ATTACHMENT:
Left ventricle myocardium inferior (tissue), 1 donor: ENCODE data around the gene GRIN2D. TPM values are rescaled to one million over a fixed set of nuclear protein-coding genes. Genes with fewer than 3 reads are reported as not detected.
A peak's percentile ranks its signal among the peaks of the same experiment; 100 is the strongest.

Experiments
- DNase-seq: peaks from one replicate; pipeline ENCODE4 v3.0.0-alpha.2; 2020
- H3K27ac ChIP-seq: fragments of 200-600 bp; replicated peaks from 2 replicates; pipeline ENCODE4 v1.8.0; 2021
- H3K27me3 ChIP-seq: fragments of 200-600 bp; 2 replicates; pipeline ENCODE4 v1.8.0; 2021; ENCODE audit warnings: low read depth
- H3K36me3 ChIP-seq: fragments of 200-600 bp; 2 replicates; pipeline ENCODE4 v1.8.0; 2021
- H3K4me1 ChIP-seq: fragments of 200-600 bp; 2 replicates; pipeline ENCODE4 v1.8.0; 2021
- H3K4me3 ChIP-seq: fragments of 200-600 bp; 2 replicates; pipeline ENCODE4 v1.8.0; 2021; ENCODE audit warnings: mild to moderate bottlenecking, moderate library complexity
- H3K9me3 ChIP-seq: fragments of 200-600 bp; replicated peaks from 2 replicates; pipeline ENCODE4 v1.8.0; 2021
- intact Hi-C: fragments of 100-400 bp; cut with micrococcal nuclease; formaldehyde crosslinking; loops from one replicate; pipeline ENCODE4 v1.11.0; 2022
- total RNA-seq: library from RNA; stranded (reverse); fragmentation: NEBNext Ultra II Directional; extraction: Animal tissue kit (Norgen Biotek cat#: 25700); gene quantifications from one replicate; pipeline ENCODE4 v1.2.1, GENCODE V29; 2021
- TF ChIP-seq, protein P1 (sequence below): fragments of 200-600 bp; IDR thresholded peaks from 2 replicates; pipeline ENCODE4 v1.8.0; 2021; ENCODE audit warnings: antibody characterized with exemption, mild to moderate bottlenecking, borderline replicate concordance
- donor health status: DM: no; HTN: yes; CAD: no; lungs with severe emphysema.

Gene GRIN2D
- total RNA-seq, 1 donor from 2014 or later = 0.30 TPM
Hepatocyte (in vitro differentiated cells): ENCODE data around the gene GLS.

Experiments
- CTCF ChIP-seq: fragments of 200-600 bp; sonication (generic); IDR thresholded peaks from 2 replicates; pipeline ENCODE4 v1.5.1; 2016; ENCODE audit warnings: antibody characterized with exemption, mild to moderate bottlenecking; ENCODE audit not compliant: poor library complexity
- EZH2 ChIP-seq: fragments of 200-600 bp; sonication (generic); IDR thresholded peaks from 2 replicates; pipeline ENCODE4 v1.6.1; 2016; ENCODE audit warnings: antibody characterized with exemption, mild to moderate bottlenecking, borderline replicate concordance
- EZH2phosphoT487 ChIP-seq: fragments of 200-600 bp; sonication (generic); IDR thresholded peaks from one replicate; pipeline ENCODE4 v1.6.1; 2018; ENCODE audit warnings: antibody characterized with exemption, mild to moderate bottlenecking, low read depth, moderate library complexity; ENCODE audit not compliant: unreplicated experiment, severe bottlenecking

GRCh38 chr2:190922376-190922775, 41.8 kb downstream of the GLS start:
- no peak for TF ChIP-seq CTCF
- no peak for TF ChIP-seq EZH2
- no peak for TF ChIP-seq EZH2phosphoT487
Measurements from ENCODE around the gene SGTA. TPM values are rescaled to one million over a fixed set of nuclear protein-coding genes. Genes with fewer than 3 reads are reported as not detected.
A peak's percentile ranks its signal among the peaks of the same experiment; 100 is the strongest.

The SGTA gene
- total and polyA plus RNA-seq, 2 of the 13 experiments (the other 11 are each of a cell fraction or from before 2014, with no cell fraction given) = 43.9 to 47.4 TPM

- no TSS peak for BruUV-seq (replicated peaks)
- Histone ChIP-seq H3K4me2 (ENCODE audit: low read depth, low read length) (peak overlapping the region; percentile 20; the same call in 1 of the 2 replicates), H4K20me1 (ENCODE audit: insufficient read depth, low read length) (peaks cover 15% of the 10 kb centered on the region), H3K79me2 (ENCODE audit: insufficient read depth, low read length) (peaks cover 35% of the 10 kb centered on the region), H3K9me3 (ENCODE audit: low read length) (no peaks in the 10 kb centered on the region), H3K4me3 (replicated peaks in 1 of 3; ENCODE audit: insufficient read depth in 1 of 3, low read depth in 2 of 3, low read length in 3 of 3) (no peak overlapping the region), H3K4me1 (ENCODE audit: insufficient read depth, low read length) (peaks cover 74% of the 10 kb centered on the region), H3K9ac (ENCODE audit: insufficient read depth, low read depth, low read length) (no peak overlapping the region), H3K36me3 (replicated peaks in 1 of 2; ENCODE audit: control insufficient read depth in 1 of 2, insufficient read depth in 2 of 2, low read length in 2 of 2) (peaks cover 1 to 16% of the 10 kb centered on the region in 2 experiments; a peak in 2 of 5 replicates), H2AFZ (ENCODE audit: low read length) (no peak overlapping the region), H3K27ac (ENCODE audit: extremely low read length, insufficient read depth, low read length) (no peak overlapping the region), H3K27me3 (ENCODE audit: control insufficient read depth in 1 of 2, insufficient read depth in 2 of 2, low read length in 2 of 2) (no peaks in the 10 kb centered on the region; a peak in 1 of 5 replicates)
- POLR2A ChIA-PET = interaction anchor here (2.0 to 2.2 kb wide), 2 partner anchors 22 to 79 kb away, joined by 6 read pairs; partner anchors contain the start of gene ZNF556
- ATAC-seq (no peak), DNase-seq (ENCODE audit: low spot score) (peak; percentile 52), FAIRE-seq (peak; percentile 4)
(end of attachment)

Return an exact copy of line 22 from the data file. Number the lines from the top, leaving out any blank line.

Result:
GRCh38 chr2:190922376-190922775, 41.8 kb downstream of the GLS start: